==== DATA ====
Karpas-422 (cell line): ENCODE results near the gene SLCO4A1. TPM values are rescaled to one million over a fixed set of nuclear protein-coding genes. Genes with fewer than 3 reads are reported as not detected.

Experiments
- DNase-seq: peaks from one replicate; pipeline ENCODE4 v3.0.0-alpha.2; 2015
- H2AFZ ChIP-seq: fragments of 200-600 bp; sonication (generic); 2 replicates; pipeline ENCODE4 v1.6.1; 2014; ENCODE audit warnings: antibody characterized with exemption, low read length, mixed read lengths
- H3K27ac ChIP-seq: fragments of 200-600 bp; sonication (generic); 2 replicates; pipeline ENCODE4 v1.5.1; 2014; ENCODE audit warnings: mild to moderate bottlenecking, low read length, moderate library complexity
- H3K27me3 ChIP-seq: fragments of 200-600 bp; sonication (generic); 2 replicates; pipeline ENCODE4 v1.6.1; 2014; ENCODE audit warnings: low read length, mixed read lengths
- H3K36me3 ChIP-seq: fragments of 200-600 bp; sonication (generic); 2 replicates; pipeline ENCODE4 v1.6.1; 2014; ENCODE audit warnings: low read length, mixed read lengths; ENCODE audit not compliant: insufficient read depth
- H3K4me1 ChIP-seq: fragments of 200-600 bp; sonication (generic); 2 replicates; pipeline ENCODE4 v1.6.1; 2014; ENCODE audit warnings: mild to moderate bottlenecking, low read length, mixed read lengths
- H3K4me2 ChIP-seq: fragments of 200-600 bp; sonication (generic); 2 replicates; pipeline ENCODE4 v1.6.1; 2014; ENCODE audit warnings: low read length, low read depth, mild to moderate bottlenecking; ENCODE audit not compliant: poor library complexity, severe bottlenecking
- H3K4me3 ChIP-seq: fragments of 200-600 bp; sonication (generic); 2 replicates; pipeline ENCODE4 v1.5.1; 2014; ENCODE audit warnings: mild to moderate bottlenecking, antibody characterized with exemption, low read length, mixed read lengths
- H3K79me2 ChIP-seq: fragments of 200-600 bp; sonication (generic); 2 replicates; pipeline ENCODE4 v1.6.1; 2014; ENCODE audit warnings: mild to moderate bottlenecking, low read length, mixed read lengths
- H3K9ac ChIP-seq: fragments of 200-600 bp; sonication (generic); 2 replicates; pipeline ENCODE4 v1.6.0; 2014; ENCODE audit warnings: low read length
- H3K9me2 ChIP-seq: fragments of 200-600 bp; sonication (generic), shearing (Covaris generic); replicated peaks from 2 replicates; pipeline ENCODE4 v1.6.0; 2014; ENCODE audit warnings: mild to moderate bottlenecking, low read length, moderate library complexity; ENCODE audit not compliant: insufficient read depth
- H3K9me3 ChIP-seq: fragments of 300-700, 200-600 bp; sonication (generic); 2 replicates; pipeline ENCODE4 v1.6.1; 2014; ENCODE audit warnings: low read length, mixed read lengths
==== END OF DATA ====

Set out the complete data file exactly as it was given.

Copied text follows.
Karpas-422 (cell line): ENCODE results near the gene SLCO4A1. TPM values are rescaled to one million over a fixed set of nuclear protein-coding genes. Genes with fewer than 3 reads are reported as not detected.

Experiments
- DNase-seq: peaks from one replicate; pipeline ENCODE4 v3.0.0-alpha.2; 2015
- H2AFZ ChIP-seq: fragments of 200-600 bp; sonication (generic); 2 replicates; pipeline ENCODE4 v1.6.1; 2014; ENCODE audit warnings: antibody characterized with exemption, low read length, mixed read lengths
- H3K27ac ChIP-seq: fragments of 200-600 bp; sonication (generic); 2 replicates; pipeline ENCODE4 v1.5.1; 2014; ENCODE audit warnings: mild to moderate bottlenecking, low read length, moderate library complexity
- H3K27me3 ChIP-seq: fragments of 200-600 bp; sonication (generic); 2 replicates; pipeline ENCODE4 v1.6.1; 2014; ENCODE audit warnings: low read length, mixed read lengths
- H3K36me3 ChIP-seq: fragments of 200-600 bp; sonication (generic); 2 replicates; pipeline ENCODE4 v1.6.1; 2014; ENCODE audit warnings: low read length, mixed read lengths; ENCODE audit not compliant: insufficient read depth
- H3K4me1 ChIP-seq: fragments of 200-600 bp; sonication (generic); 2 replicates; pipeline ENCODE4 v1.6.1; 2014; ENCODE audit warnings: mild to moderate bottlenecking, low read length, mixed read lengths
- H3K4me2 ChIP-seq: fragments of 200-600 bp; sonication (generic); 2 replicates; pipeline ENCODE4 v1.6.1; 2014; ENCODE audit warnings: low read length, low read depth, mild to moderate bottlenecking; ENCODE audit not compliant: poor library complexity, severe bottlenecking
- H3K4me3 ChIP-seq: fragments of 200-600 bp; sonication (generic); 2 replicates; pipeline ENCODE4 v1.5.1; 2014; ENCODE audit warnings: mild to moderate bottlenecking, antibody characterized with exemption, low read length, mixed read lengths
- H3K79me2 ChIP-seq: fragments of 200-600 bp; sonication (generic); 2 replicates; pipeline ENCODE4 v1.6.1; 2014; ENCODE audit warnings: mild to moderate bottlenecking, low read length, mixed read lengths
- H3K9ac ChIP-seq: fragments of 200-600 bp; sonication (generic); 2 replicates; pipeline ENCODE4 v1.6.0; 2014; ENCODE audit warnings: low read length
- H3K9me2 ChIP-seq: fragments of 200-600 bp; sonication (generic), shearing (Covaris generic); replicated peaks from 2 replicates; pipeline ENCODE4 v1.6.0; 2014; ENCODE audit warnings: mild to moderate bottlenecking, low read length, moderate library complexity; ENCODE audit not compliant: insufficient read depth
- H3K9me3 ChIP-seq: fragments of 300-700, 200-600 bp; sonication (generic); 2 replicates; pipeline ENCODE4 v1.6.1; 2014; ENCODE audit warnings: low read length, mixed read lengths